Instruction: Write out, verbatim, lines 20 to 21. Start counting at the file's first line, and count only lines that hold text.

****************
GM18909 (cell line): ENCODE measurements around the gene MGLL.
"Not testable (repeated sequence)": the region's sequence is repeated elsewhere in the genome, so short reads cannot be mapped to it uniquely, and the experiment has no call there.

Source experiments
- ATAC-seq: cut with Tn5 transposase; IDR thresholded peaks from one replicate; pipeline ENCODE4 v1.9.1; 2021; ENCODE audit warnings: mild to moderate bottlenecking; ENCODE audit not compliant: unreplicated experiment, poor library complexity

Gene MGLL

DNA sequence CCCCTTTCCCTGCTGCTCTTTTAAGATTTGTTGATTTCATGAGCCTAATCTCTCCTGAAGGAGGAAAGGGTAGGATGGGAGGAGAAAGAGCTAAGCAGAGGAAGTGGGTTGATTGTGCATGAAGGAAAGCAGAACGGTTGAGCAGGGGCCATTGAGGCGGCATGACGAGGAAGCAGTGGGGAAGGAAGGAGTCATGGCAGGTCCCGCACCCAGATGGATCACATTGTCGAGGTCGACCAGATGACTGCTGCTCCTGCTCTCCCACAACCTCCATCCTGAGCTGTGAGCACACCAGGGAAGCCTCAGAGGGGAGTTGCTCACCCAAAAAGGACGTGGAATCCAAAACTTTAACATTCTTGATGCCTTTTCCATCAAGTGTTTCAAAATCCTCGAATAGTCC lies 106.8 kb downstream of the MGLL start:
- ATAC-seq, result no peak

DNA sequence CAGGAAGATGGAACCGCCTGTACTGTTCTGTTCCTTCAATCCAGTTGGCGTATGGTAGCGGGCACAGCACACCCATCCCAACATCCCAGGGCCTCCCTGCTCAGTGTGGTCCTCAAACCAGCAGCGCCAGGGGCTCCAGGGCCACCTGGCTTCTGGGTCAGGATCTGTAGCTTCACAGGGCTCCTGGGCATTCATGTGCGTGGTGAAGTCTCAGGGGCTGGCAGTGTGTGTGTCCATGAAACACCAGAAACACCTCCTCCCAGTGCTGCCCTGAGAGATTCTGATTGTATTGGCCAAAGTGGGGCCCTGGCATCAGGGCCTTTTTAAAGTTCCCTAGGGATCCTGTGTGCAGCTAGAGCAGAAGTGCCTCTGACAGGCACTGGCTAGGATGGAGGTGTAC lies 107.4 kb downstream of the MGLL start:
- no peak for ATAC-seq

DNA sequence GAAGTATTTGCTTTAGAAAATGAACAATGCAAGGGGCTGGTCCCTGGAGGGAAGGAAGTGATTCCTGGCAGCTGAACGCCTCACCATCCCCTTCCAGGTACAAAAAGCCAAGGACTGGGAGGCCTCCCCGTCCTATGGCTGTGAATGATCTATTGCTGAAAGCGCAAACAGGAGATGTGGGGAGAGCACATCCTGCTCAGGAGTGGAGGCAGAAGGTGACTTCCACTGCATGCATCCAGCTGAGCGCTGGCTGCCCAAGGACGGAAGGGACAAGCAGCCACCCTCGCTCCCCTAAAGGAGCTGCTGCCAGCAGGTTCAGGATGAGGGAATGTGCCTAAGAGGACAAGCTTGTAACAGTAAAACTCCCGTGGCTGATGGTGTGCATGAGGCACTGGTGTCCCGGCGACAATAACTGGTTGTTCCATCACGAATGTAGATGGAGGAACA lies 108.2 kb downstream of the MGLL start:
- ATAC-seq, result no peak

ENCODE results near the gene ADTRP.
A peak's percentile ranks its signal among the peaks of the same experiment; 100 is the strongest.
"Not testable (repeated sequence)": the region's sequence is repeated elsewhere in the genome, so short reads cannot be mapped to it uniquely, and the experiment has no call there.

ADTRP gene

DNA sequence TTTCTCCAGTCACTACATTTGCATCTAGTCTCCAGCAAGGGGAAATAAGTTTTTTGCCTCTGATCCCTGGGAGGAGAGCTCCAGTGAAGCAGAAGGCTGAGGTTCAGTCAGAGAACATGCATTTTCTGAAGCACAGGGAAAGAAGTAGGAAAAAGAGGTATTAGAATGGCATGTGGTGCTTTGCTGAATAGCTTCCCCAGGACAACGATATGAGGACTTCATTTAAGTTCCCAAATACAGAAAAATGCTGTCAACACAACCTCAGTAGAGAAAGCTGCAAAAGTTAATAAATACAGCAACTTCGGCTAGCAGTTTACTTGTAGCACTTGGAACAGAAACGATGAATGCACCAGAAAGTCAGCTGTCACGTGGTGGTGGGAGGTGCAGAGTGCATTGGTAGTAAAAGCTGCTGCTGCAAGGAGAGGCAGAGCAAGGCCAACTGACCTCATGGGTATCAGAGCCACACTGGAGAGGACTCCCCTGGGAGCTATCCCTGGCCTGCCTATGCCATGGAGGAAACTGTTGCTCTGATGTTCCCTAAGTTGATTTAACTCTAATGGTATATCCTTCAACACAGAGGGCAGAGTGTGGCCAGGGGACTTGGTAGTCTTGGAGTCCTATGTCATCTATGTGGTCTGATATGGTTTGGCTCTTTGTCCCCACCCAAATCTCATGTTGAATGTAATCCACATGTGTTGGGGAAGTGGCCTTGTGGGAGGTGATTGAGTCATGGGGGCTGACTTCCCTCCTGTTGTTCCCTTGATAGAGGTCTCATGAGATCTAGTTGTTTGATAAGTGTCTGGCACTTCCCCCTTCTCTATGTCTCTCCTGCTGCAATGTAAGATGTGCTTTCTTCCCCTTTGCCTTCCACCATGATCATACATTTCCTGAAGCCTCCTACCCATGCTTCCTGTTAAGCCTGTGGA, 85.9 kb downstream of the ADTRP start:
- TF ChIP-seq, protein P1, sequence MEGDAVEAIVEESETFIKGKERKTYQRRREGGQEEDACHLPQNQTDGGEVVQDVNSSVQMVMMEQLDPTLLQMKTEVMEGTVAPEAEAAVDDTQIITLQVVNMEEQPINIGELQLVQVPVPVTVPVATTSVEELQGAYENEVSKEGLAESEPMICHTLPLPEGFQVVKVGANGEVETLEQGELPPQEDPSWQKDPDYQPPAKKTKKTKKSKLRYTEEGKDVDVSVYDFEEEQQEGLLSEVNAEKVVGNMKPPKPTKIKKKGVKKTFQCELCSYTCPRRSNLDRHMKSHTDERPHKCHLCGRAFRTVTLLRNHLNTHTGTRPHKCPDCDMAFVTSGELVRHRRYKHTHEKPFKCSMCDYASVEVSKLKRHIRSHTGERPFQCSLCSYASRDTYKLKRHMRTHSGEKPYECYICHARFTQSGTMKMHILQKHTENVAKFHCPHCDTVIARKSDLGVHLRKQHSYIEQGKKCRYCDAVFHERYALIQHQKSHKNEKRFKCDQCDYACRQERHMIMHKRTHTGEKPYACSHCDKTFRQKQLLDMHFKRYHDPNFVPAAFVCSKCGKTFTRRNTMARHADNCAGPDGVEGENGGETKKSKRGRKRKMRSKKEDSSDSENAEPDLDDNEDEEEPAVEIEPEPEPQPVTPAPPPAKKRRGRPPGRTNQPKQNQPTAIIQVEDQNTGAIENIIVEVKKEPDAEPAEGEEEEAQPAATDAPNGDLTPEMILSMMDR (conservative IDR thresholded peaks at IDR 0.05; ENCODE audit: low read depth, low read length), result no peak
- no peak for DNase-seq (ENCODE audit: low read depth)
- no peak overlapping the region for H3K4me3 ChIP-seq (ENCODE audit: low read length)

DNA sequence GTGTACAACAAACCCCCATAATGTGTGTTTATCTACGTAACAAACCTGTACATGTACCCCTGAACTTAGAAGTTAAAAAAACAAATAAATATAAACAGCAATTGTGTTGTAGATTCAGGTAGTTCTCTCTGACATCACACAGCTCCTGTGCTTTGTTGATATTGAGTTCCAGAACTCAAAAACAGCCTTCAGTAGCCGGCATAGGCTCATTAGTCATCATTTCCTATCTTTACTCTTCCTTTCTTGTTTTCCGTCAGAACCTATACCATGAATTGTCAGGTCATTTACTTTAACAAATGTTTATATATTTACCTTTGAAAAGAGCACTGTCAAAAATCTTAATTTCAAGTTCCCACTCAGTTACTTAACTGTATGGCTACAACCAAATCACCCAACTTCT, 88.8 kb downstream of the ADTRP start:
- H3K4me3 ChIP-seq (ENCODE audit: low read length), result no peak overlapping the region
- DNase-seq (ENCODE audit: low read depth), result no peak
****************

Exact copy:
DNA sequence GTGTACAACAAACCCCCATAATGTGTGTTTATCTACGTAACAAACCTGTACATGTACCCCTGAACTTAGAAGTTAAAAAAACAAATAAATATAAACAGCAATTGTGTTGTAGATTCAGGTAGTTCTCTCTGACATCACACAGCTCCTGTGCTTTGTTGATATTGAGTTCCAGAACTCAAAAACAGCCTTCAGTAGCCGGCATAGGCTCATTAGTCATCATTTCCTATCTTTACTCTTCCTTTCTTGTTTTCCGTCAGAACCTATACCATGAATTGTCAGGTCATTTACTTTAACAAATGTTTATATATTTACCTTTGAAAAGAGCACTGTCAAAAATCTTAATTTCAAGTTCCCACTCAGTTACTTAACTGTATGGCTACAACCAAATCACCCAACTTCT, 88.8 kb downstream of the ADTRP start:
- H3K4me3 ChIP-seq (ENCODE audit: low read length), result no peak overlapping the region